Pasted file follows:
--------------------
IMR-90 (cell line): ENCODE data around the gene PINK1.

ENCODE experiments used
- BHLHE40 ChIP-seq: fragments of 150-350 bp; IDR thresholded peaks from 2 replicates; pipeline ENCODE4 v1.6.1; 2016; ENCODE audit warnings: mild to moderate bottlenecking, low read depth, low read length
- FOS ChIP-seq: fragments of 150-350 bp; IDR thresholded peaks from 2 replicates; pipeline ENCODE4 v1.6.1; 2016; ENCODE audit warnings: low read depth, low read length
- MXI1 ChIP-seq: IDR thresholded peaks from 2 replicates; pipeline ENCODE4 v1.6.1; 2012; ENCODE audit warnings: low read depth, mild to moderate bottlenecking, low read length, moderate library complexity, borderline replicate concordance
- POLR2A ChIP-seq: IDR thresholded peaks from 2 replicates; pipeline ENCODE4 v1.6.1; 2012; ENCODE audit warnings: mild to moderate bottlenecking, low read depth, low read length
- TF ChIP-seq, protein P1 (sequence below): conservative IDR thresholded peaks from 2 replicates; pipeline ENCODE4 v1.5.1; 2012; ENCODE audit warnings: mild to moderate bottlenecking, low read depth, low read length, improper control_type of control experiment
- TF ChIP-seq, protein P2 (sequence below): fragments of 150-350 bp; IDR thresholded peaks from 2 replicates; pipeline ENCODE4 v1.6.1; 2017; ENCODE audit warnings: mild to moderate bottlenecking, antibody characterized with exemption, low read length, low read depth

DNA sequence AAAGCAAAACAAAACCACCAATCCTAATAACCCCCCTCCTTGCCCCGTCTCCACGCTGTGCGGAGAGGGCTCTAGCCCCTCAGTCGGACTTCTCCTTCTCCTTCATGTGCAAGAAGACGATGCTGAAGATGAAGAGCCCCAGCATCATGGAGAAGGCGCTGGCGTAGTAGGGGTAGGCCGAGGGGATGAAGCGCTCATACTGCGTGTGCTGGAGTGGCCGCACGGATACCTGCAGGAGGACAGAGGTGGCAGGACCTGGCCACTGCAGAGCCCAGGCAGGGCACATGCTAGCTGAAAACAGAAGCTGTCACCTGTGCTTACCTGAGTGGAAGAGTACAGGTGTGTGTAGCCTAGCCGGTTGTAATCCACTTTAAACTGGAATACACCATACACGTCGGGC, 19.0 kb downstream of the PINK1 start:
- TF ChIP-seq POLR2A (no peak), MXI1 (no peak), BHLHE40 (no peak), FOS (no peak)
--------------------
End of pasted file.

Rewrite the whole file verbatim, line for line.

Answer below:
IMR-90 (cell line): ENCODE data around the gene PINK1.

ENCODE experiments used
- BHLHE40 ChIP-seq: fragments of 150-350 bp; IDR thresholded peaks from 2 replicates; pipeline ENCODE4 v1.6.1; 2016; ENCODE audit warnings: mild to moderate bottlenecking, low read depth, low read length
- FOS ChIP-seq: fragments of 150-350 bp; IDR thresholded peaks from 2 replicates; pipeline ENCODE4 v1.6.1; 2016; ENCODE audit warnings: low read depth, low read length
- MXI1 ChIP-seq: IDR thresholded peaks from 2 replicates; pipeline ENCODE4 v1.6.1; 2012; ENCODE audit warnings: low read depth, mild to moderate bottlenecking, low read length, moderate library complexity, borderline replicate concordance
- POLR2A ChIP-seq: IDR thresholded peaks from 2 replicates; pipeline ENCODE4 v1.6.1; 2012; ENCODE audit warnings: mild to moderate bottlenecking, low read depth, low read length
- TF ChIP-seq, protein P1 (sequence below): conservative IDR thresholded peaks from 2 replicates; pipeline ENCODE4 v1.5.1; 2012; ENCODE audit warnings: mild to moderate bottlenecking, low read depth, low read length, improper control_type of control experiment
- TF ChIP-seq, protein P2 (sequence below): fragments of 150-350 bp; IDR thresholded peaks from 2 replicates; pipeline ENCODE4 v1.6.1; 2017; ENCODE audit warnings: mild to moderate bottlenecking, antibody characterized with exemption, low read length, low read depth

DNA sequence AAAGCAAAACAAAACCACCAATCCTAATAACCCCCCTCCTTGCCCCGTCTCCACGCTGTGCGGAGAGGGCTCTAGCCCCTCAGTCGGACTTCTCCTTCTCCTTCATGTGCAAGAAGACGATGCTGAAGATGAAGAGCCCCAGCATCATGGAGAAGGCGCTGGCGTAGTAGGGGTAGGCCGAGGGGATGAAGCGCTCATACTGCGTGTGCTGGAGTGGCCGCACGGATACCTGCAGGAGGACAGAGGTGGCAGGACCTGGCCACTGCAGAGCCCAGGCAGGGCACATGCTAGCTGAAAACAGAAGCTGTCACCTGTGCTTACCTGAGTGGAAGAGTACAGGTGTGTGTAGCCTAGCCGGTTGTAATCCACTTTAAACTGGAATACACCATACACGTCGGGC, 19.0 kb downstream of the PINK1 start:
- TF ChIP-seq POLR2A (no peak), MXI1 (no peak), BHLHE40 (no peak), FOS (no peak)